It doesn’t really matter who is elected to run the system because the system is fatally flawed. You could get the greatest saint or the best businessman to run the system, and it wouldn’t make any difference. When you’ve got a bad system, it doesn’t matter how many good people are working within the system. The bad system will always trump the good people working within it.

What is the solution to Mexico’s longtime economic woes? A change in Mexico’s economic system — a massive change, a revolutionary change.

To achieve a soaring standard of living for the Mexican people, the government must be prohibited from helping the poor or anyone else. All welfare programs need to be abolished, not reformed.

Enterprise must be freed from government control or regulation. That means no more permits, licenses, minimum-wage laws, price controls, or any other governmental interference with economic activity. People must be able to engage in enterprise free of government control or interference.

Abolish the departments and agencies that govern or regulate economic activity and lay off the personnel into the private sector.

Abolish the taxes that fund all this, especially taxes on income. Leave people free to accumulate unlimited amounts of wealth and decide for themselves what to do with it.

To alleviate poverty in Mexico, the key is to prohibit the Mexican government from waging war on poverty and to prohibit the government from controlling and regulating economic activity.

As part of such a revolutionary transformation, Mexico should also open its borders completely to the free movement of goods and services and people from anywhere in the world. Abolish the customs stations and border patrol offices and lay off all the personnel. Leave foreigners free to enter and leave the country, live and work there without political interference, and spend and invest their money there.

Reject a system of paper money and central banking in favor of one based on sound money. That means abolishing the central bank and letting money be determined by the free market. Or in the words of Nobel Prize winner F.A. Hayek, denationalize money.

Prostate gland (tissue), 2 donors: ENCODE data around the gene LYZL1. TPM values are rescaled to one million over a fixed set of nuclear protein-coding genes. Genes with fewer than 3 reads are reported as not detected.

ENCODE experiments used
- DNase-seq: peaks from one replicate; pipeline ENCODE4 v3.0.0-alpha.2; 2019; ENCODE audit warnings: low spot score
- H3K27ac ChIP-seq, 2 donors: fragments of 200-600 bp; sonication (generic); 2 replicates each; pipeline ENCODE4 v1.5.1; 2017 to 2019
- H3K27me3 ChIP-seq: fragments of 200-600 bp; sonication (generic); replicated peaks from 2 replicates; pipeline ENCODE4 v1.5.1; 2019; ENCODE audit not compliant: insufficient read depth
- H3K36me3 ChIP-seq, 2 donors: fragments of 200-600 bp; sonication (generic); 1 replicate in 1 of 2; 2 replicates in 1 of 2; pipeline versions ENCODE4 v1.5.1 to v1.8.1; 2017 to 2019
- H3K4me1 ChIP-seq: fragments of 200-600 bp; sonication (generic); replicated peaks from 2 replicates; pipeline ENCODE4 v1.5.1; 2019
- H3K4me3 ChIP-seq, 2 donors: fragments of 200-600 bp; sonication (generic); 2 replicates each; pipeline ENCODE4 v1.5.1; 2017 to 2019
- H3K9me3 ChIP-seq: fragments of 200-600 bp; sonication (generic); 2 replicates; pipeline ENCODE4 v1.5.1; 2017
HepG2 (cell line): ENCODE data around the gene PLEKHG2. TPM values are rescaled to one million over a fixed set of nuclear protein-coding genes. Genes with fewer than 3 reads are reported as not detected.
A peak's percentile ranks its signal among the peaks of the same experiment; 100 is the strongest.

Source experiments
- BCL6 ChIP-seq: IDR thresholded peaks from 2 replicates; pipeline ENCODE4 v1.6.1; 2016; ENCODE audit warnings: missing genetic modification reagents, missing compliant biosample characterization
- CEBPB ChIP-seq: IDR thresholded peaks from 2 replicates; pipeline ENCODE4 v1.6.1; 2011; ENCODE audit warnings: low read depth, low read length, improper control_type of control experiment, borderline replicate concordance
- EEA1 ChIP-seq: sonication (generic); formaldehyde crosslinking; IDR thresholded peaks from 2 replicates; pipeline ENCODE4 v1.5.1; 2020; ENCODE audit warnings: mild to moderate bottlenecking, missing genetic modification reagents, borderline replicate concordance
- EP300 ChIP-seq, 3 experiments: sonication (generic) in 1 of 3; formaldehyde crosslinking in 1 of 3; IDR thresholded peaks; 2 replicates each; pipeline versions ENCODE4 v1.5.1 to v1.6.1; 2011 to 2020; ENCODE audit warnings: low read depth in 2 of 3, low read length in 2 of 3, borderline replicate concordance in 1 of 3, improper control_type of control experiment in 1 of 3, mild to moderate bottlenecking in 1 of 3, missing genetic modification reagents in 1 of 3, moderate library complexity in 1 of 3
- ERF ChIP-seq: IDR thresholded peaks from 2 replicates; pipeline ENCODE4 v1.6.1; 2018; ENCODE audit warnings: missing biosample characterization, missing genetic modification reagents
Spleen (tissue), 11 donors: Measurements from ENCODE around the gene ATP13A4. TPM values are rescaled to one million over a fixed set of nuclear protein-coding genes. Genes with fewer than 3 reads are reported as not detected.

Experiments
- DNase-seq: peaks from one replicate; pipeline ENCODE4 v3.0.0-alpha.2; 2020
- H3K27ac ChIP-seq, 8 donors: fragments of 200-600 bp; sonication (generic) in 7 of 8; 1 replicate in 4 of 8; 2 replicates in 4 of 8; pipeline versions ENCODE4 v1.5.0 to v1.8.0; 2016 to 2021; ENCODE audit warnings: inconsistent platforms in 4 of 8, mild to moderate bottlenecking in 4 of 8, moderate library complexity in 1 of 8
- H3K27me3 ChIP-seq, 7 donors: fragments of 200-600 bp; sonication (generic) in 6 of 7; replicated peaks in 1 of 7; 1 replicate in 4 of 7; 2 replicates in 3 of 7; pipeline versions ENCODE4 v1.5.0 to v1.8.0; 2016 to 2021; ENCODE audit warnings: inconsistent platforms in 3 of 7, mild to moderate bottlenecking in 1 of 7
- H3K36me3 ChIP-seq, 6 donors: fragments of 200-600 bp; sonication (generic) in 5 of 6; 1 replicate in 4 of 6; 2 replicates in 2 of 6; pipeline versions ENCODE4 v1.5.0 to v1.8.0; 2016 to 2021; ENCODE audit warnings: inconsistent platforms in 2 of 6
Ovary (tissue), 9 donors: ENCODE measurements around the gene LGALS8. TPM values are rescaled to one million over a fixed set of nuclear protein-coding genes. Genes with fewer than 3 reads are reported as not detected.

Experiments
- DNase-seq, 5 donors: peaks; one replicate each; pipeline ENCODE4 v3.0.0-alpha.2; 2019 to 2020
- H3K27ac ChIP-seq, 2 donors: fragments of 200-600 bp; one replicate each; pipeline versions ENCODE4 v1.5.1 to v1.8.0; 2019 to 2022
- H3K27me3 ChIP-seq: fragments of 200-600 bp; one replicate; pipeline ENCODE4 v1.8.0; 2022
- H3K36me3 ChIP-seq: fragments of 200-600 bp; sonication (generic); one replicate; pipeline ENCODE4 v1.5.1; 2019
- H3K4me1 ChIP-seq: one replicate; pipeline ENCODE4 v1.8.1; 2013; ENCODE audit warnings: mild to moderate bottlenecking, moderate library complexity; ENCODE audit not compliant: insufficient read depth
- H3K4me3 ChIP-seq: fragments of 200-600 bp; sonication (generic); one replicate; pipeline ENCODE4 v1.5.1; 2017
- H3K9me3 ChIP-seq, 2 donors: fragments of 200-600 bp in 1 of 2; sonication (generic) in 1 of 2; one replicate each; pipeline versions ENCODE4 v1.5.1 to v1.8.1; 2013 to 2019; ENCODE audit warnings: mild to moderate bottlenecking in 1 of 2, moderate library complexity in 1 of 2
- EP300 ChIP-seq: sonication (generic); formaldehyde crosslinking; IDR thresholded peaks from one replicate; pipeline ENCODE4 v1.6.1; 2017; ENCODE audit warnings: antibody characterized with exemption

As savings are accumulated among the Mexican people, those savings will result in growing amounts of capital, which businesses will invest in tools and equipment, which will make workers more productive, which will lead to higher real wages and soaring economic prosperity.

In other words, the government should simply leave people alone, so long as their activities are peaceful. Or as the French might put it, laissez faire, laissez passer. Let it be. Let it pass.

Why is Laredo, Texas, more prosperous than Nuevo Laredo, Mexico? Because even though the U.S. government has embraced the statist philosophy and the statist programs that characterize Mexico and the rest of the world, the United States hasn’t looted, plundered, and regulated to the same extent that Mexico has. But clearly the U.S. government is doing its best to catch up to Mexico in the areas of socialism, interventionism, regulation, and economic fascism.

Oh, in case it’s not obvious, in the case of the drug war, Mexico should simply legalize drugs, no matter how furious that makes the statists within the U.S. government.

Mexico could lead the world to economic liberty, peace and prosperity, and soaring standards of living for the Mexican people, but that requires a change in systems. Simply electing new faces to run the old system isn’t going to change a thing.

Jacob Hornberger is founder and president of the Future of Freedom Foundation.